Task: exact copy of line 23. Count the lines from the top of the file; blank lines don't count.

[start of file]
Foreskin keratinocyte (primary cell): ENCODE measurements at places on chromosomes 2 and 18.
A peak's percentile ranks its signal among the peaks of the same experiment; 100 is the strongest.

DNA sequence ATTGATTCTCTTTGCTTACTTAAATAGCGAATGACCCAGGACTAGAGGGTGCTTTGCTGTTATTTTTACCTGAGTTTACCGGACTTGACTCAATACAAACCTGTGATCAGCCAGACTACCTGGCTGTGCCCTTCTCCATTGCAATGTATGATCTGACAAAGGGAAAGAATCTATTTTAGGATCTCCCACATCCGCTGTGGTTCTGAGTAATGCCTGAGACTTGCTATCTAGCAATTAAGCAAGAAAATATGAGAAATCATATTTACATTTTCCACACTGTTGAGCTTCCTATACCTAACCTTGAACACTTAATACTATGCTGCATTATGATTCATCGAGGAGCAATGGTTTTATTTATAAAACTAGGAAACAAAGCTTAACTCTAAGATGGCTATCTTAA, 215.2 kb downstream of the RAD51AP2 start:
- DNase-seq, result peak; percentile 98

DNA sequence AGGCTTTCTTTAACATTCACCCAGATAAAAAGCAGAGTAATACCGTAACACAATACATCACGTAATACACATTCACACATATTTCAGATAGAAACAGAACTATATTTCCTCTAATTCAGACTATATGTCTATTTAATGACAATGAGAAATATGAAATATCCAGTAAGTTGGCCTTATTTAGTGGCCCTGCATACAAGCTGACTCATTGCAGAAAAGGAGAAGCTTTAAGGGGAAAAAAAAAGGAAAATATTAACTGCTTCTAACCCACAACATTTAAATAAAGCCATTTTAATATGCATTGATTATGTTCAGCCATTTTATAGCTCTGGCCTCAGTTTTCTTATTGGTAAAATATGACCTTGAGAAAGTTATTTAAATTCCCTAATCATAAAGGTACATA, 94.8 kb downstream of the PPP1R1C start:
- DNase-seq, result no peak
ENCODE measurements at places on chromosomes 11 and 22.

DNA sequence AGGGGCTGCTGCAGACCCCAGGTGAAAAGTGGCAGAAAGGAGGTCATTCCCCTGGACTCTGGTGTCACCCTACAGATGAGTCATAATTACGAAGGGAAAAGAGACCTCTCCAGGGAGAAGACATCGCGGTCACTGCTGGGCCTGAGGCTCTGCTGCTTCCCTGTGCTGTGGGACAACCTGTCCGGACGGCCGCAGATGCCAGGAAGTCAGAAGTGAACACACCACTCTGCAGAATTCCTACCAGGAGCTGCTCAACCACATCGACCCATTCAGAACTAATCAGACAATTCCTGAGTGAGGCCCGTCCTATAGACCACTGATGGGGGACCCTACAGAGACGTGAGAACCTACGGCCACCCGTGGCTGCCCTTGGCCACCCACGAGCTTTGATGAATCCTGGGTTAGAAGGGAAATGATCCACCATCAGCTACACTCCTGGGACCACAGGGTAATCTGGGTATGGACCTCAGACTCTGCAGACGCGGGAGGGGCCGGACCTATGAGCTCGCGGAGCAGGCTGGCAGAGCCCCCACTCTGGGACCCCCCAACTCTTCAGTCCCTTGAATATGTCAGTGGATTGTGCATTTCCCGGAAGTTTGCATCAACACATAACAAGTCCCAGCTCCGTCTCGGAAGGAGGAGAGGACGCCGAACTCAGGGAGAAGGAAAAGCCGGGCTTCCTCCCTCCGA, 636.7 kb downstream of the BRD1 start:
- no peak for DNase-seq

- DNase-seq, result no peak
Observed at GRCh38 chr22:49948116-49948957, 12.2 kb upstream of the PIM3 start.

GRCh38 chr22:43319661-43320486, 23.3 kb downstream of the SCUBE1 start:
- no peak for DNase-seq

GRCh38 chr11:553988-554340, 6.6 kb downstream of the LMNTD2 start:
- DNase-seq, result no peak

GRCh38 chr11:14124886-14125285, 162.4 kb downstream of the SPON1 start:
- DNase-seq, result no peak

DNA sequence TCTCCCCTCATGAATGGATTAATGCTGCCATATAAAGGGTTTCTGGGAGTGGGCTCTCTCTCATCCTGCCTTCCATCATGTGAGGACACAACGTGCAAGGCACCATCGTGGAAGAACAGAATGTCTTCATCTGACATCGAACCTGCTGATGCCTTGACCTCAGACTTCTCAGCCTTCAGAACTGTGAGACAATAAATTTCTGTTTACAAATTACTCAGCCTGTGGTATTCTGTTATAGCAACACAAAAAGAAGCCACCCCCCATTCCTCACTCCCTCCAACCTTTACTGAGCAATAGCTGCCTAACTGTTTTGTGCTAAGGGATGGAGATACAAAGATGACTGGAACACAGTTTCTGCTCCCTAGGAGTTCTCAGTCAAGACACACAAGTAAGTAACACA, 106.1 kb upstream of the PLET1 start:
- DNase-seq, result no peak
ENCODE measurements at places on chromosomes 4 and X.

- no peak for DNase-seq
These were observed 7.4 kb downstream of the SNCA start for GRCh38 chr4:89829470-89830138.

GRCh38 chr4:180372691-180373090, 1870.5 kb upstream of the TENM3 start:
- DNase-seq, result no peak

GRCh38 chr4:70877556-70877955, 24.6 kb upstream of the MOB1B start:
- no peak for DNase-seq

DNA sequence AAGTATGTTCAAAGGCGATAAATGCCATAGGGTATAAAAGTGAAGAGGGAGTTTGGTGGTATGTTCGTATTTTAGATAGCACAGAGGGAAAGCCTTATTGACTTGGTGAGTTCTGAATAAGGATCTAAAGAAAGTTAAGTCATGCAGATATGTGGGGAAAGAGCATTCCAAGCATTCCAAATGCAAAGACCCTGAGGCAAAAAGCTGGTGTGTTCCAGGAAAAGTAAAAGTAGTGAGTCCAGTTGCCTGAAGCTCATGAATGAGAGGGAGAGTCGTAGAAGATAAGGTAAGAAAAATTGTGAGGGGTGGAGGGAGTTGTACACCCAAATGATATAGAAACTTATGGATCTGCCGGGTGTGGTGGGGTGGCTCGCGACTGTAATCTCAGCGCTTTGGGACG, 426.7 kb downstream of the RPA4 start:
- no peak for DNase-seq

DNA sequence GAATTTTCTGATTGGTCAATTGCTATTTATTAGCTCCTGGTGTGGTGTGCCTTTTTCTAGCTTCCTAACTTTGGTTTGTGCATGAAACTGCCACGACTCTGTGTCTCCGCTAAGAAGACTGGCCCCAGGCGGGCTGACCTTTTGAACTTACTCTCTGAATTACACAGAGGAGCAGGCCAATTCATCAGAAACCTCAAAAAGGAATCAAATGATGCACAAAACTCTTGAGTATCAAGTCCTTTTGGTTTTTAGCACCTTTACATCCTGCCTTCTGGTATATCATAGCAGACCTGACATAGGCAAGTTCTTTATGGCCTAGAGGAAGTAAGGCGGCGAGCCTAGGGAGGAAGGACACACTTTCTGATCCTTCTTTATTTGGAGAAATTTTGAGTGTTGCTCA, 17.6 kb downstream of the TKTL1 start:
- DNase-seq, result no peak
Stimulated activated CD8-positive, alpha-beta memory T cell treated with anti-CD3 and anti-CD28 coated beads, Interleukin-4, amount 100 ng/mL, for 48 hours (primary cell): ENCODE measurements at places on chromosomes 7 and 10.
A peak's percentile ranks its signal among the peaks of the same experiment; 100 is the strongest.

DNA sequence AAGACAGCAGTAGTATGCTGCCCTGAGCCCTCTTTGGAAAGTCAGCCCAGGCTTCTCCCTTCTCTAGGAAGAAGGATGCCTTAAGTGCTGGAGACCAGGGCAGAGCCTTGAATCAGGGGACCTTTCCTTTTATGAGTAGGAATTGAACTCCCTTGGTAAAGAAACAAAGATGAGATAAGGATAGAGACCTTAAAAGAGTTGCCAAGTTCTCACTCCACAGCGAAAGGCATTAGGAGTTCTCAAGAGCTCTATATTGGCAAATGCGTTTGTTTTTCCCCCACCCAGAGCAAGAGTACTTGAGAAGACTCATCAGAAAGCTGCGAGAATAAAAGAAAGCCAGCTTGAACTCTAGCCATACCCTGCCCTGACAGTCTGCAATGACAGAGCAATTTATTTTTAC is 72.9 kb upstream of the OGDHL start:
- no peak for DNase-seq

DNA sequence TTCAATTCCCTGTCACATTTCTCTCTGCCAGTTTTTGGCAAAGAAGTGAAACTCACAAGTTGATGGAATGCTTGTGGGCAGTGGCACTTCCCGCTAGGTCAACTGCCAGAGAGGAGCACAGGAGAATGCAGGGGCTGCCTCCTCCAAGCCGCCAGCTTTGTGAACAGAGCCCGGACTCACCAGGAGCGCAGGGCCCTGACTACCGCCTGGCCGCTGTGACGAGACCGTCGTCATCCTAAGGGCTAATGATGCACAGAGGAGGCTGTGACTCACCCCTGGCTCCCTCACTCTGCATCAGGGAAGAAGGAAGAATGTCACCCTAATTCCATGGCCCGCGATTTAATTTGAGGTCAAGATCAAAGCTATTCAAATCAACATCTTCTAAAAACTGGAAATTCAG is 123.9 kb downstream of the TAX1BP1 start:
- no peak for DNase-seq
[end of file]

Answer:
GRCh38 chr4:180372691-180373090, 1870.5 kb upstream of the TENM3 start: